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Riverdale mayor shares struggles, triumphs

By Joel Hall

jhall@news-daily.com

Laughter, sobs, praise, and encouragement were heard on Thursday afternoon when Riverdale Mayor Evelyn Wynn-Dixon shared her life story with a group of women, during Clayton State University's Women's Forum February Luncheon.

The forum, which hosts five luncheons a year, uses them as an opportunity to gather women for fellowship, to raise scholarship funds for needy, local, female college students, and to share encouragement from men and women who have triumphed over adversity.

Wynn-Dixon overcame teenage pregnancy, single motherhood, attempted suicide, homelessness, and extreme poverty, to eventually obtain a doctorate degree in public health, and win election as the mayor of Riverdale. She took office this year.

"I am a living testament that, if you believe in yourself, you can do anything," said Wynn-Dixon. "Even if you make a mistake, you can dust yourself off and have a new beginning."

Wynn-Dixon shared anecdotes about raising four children on her own, learning how to accept the kindness of others, and resisting negative societal pressures.

She also shared the low moments of her life, such as when she had to walk nearly six hours from Pryor Street in Atlanta to Scottish Rite Hospital (now Children's Healthcare of Atlanta at Egleston) to have her daughter treated for a clubfoot. She carried her daughter the whole way in a Radio Flyer wagon taken from a neighbor.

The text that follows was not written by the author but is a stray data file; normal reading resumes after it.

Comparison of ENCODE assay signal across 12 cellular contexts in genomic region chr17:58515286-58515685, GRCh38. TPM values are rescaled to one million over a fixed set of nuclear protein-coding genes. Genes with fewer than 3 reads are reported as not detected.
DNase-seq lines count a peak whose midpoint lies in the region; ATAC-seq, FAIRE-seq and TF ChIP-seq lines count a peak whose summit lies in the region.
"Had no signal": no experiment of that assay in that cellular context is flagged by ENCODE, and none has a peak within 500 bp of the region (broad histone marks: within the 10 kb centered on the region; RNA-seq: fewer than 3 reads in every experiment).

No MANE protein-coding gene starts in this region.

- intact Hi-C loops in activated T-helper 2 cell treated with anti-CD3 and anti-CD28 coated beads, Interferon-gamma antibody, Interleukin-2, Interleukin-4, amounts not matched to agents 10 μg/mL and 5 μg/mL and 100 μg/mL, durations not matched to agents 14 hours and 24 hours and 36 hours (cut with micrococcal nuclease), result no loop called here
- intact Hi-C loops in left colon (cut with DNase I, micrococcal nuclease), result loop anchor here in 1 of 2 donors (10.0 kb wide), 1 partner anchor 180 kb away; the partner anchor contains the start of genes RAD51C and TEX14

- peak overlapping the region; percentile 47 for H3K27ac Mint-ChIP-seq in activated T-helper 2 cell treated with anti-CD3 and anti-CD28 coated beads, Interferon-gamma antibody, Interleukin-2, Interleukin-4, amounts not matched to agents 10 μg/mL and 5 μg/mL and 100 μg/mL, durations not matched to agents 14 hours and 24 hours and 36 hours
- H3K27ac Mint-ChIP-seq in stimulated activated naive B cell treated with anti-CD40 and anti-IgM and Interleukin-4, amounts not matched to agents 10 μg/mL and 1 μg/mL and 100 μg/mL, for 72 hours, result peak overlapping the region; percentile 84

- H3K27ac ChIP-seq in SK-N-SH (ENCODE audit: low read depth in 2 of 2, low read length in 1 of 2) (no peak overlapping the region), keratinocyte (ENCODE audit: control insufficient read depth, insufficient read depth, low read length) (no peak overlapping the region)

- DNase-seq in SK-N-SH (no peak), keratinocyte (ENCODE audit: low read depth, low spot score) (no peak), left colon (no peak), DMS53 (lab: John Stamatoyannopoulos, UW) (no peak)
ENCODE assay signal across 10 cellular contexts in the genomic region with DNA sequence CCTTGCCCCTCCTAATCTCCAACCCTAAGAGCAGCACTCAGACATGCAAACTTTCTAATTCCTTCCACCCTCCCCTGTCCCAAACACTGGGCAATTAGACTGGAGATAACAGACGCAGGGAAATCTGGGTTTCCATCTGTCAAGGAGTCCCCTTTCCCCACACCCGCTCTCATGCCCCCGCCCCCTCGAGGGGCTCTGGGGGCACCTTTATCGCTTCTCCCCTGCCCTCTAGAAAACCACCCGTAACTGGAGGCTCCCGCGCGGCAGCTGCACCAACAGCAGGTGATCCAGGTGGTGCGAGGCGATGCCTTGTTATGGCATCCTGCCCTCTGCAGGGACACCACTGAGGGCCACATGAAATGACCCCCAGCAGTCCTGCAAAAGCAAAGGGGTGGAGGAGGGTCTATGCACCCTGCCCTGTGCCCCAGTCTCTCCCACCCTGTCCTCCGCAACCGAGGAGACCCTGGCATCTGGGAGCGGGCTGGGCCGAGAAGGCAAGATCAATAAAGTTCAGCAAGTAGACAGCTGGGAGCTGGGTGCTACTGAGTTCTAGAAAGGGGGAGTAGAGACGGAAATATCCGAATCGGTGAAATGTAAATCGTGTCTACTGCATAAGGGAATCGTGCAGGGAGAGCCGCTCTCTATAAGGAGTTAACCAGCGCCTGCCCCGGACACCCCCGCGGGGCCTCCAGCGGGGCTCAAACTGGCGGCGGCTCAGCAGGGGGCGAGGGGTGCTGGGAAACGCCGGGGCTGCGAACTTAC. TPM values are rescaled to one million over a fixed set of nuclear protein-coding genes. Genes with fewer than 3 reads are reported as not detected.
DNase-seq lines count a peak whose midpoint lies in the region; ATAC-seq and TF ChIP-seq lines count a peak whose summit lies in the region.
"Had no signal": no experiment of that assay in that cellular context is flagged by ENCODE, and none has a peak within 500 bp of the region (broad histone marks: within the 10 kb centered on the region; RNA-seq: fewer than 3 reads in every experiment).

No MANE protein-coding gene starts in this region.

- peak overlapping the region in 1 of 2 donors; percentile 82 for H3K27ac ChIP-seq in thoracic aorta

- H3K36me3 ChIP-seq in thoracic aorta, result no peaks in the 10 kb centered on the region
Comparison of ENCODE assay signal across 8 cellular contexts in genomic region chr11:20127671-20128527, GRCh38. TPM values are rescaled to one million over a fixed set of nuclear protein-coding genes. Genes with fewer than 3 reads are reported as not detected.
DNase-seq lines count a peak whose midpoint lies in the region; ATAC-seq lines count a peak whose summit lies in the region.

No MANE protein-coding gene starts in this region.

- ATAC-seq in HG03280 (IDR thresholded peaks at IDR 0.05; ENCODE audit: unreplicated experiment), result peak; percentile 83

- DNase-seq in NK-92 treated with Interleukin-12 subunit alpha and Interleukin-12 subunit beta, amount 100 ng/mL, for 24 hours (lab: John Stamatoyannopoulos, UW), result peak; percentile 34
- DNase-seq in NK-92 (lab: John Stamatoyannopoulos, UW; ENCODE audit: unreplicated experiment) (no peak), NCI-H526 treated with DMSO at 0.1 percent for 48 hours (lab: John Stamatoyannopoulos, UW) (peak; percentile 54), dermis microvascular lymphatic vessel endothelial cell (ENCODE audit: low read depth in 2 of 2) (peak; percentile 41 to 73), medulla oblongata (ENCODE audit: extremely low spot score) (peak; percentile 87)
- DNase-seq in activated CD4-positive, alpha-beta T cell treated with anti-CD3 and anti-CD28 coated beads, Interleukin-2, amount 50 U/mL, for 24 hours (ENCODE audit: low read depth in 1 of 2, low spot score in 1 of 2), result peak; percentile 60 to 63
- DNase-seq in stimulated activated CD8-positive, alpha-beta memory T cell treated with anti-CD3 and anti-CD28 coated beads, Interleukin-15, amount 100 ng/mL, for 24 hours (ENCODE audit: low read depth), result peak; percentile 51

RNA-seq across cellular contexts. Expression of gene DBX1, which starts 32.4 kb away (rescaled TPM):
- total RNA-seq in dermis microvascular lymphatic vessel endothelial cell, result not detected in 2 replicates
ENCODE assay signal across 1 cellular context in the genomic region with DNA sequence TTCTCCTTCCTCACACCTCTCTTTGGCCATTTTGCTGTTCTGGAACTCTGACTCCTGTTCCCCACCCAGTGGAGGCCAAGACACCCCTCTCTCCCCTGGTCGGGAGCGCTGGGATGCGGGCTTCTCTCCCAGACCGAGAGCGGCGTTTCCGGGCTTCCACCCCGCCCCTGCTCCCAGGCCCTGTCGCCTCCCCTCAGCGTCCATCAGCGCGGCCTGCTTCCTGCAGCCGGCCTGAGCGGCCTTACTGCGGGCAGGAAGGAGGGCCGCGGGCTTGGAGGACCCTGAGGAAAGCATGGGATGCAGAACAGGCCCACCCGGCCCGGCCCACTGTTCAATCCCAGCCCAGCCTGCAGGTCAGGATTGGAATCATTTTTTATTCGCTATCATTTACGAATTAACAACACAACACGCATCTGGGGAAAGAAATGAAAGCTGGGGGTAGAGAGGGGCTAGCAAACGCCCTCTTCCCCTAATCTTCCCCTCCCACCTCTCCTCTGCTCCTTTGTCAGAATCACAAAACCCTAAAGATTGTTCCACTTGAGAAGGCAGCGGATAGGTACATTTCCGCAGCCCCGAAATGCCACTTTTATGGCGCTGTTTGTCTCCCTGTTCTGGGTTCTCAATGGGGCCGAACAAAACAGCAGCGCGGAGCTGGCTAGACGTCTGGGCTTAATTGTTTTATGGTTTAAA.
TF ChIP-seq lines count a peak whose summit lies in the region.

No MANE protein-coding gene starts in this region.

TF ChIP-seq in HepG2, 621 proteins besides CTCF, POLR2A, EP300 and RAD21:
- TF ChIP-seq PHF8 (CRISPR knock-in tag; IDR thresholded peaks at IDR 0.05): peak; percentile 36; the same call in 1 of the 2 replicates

"Sometimes, it gets hard," she said. "Your lights get cut off, the gas gets turned off ... but it's how you look at it. How bad do you want to make a difference in your life?"

"I think she shows everyone that not only hope, but perseverance can play a large part in your success," said Terri Taylor-Hamrick, vice president, logistics, of the Women's Forum.

For the last six years, the forum has given three scholarships a year to women within one or two terms of graduation, who face unexpected financial hardship.

Taylor-Hamrick said Wynn-Dixon's speech highlighted the need for the scholarships.

"I think she got to people's hearts and some of the people could relate to what she was saying from a personal standpoint," said Taylor-Hamrick.

She has a "powerful spirit", said former state lawmaker, Gail Buckner, who heard Wynn-Dixon speak for the first time.

"A lot of people that had the obstacles that she had would have just given up, but she was so determined ... I believe she's just getting started," Buckner said.

"You have to have hope and set your mind to the goal that you want to accomplish," said Dolores Cox, a past president and founding officer of the Women's Forum. "She is a living example of that."